FIG. 2 is a partial sectional view of a spark plug;

FIG. 3 is an enlarged sectional view of the center electrode including spark portion of the spark plug;

FIG. 4 is an enlarged sectional view of the center electrode including spark portion of the spark plug;

FIG. 5 is an enlarged sectional view of the center electrode including spark portion of the spark plug;

FIG. 6 is an enlarged sectional view of the center electrode including spark portion of the spark plug;

FIG. 7 is an enlarged sectional view of the center electrode including spark portion of the spark plug;

FIG. 8 is an enlarged sectional view of the center electrode including spark portion of the spark plug;

FIG. 9 is an enlarged sectional view of the ground electrode including a spark portion;

FIG. 10 is an enlarged sectional view of the spark portion illustrating the diffused boundary;

FIG. 11 is an enlarged sectional view of the center electrode including spark portion of the spark plug having multiple layers of protective material before diffusion of the protective material with the base material; and

FIG. 12 is an enlarged sectional view of the ground electrode including a spark portion.

DETAILED DESCRIPTION OF THE PREFERRED EMBODIMENT

The present invention as illustrated in the figures is directed to a spark plug 10 (FIG. 2) having a ground electrode 12 and a center electrode 20. The center electrode 20 and/or the ground electrode 12 include a spark portion 30. The spark portion 30 may be bonded, welded 38, or otherwise attached to the center electrode 20 (FIG. 2) and/or the ground electrode 12 (FIG. 9).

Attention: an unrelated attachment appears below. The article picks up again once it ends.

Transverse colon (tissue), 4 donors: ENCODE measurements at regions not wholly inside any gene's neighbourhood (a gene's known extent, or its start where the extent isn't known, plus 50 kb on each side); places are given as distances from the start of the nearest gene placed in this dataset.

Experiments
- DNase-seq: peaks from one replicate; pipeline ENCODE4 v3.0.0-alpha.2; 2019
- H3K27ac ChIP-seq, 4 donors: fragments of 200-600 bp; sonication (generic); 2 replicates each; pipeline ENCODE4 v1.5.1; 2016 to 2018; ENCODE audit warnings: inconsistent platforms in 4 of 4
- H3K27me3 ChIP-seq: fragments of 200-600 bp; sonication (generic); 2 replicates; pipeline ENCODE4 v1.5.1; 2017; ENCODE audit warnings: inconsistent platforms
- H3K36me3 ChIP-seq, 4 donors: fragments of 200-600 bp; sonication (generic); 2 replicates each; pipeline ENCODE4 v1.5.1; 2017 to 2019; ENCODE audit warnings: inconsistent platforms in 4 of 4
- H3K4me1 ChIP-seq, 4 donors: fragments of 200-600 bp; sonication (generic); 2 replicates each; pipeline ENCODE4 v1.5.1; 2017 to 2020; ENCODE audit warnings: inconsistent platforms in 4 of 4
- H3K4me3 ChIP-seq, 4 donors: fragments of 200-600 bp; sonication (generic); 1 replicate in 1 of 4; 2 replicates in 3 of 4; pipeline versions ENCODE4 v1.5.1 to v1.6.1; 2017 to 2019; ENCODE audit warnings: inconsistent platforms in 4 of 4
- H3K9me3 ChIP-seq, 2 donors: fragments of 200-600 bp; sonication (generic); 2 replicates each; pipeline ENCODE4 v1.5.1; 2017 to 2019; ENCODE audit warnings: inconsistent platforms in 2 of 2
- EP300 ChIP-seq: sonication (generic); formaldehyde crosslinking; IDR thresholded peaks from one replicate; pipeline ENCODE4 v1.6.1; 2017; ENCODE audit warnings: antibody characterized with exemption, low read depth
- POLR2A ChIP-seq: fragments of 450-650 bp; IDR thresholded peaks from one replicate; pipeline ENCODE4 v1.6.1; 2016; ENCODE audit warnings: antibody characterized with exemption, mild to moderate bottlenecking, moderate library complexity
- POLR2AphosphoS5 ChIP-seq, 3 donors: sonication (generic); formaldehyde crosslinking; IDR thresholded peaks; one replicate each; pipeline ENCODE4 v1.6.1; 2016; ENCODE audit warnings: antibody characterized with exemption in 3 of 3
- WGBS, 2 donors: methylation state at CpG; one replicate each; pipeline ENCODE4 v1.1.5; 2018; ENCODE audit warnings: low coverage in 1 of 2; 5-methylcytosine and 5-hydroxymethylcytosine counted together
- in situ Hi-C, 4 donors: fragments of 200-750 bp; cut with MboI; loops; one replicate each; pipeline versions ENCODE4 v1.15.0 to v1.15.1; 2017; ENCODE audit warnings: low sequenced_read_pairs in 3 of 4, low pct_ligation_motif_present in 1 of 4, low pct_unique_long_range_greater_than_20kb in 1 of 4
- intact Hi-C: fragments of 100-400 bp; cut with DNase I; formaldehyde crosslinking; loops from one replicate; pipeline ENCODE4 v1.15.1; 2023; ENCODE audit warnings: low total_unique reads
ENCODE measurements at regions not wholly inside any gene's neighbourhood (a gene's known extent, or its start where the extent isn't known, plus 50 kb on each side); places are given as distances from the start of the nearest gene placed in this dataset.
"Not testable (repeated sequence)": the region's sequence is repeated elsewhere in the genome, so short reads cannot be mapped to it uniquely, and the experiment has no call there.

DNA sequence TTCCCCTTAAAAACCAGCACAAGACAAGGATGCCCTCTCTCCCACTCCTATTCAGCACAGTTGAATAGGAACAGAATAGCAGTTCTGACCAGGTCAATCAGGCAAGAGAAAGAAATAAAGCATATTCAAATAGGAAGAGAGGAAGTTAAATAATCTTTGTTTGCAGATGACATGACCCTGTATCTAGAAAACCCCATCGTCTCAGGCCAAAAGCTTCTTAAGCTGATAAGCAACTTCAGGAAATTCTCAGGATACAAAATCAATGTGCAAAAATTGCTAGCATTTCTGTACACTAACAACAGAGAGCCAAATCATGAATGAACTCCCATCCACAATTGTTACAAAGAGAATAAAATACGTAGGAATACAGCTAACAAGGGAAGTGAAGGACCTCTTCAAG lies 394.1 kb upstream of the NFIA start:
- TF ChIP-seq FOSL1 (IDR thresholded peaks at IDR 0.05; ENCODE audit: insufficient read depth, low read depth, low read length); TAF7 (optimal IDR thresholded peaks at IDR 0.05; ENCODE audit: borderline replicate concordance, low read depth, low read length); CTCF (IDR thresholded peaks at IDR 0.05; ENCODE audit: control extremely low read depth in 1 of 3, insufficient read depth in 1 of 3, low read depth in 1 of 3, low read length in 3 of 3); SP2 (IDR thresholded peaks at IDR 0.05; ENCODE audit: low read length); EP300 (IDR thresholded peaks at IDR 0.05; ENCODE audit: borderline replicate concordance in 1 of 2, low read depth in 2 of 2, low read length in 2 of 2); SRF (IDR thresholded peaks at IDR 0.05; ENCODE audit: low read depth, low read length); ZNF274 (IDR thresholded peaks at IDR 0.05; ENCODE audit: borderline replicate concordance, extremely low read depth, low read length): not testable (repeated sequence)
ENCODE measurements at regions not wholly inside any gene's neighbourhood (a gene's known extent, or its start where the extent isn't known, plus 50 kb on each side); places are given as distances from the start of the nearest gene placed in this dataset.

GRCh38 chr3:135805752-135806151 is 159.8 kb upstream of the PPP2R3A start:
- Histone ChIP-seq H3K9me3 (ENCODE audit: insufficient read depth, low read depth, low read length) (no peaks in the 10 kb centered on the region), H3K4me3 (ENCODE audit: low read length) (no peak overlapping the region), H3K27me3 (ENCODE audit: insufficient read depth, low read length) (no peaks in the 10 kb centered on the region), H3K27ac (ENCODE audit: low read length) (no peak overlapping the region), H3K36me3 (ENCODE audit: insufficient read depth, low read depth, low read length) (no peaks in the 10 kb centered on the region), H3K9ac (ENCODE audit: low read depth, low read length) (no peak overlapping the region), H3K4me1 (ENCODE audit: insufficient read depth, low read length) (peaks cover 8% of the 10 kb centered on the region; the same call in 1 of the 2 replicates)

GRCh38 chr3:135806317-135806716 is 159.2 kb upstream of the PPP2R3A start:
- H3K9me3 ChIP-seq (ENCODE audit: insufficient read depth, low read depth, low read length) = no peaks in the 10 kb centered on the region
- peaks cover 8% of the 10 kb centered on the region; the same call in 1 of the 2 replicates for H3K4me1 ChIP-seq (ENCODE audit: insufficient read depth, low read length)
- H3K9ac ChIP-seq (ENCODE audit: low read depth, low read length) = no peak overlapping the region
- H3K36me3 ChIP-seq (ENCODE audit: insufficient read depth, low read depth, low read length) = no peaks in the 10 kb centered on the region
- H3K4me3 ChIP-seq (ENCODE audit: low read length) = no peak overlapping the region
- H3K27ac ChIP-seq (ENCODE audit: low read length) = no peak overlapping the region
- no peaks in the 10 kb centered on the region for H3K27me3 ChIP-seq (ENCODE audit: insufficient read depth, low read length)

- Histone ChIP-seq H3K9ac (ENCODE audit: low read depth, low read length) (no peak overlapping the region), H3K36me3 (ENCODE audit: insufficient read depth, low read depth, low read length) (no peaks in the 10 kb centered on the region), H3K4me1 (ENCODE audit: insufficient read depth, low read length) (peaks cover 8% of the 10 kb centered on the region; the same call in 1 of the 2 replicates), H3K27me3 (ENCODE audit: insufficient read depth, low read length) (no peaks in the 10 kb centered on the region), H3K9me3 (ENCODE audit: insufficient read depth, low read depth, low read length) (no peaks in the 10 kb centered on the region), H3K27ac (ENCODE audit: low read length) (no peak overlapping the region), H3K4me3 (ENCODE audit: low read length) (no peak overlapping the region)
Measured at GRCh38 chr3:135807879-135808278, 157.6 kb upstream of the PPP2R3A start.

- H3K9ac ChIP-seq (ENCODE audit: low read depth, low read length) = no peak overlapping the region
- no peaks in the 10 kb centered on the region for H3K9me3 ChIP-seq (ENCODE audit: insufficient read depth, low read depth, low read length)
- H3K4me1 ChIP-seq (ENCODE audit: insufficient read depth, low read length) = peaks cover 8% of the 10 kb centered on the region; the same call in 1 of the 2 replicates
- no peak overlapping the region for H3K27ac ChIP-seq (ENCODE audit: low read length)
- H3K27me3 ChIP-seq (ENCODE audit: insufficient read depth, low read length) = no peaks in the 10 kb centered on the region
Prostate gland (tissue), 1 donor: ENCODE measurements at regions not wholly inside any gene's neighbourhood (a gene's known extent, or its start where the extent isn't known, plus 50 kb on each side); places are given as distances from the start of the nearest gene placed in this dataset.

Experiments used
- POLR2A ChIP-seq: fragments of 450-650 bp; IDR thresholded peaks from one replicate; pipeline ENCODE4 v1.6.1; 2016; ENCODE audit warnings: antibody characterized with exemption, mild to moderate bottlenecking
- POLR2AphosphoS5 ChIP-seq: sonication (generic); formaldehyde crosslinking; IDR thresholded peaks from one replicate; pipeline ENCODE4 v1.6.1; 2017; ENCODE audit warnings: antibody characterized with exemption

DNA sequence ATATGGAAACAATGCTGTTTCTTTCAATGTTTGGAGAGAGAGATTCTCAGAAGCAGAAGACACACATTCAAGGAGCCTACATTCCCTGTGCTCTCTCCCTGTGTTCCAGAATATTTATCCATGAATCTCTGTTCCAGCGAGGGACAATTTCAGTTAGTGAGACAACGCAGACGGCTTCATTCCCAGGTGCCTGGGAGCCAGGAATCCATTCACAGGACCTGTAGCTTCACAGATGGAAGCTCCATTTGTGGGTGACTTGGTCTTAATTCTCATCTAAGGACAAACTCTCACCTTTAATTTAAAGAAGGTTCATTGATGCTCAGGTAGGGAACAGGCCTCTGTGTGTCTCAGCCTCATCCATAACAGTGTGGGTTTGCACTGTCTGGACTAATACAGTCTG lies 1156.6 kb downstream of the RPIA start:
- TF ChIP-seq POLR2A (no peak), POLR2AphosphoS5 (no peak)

The spark portion 30 includes a base material 36 and a protective material 34 that generally forms an outer or protective layer (FIGS. 3-9). As illustrated in FIG. 10, the protective material 34 may become diffused with the base material, forming a spark portion 30 without a distinct layer between the protective material 34 and base material 36. More particularly, the base material 36 is primarily formed from a material resistant to spark erosion, such as Iridium (Ir), Platinum (Pt), Palladium (Pd), Rhodium (Rh), Ruthenium (Ru), Rhenium (Re), or alloys thereof. The most commonly used elements of the above group include Platinum and Iridium. Exemplary additions to form alloys of the above base material include one or more elements selected from the group consisting of Iridium, Platinum, Palladium, Rhodium, Ruthenium, Rhenium, Zirconium (Zr), Nickel (Ni), and Tungsten (W). Another exemplary base material 36 formed from an alloy is described in more detail in U.S. patent application Ser. No. 11/691,288, filed on Mar. 26, 2007 and entitled “Spark Plug”. While the present invention contemplates Iridium or Platinum as the base material or an Iridium alloy or Platinum alloy, the present invention is not constrained only to the use of Iridium or Platinum, or Iridium or Platinum alloys, as the base material. Yet another exemplary Iridium alloy suited for use as the base material includes 94% to 99% Iridium, 1% to 3% Rhodium, 0.1% to 1.5% Tungsten, and 0.01% to 0.1% Zirconium by weight. For large industrial spark plugs, the base material typically has a diameter of approximately 1.8 mm to 4 mm, for vehicle spark plugs 0.4 mm to 2.1 mm, and hobby spark plugs 0.25 mm to 2.1 mm.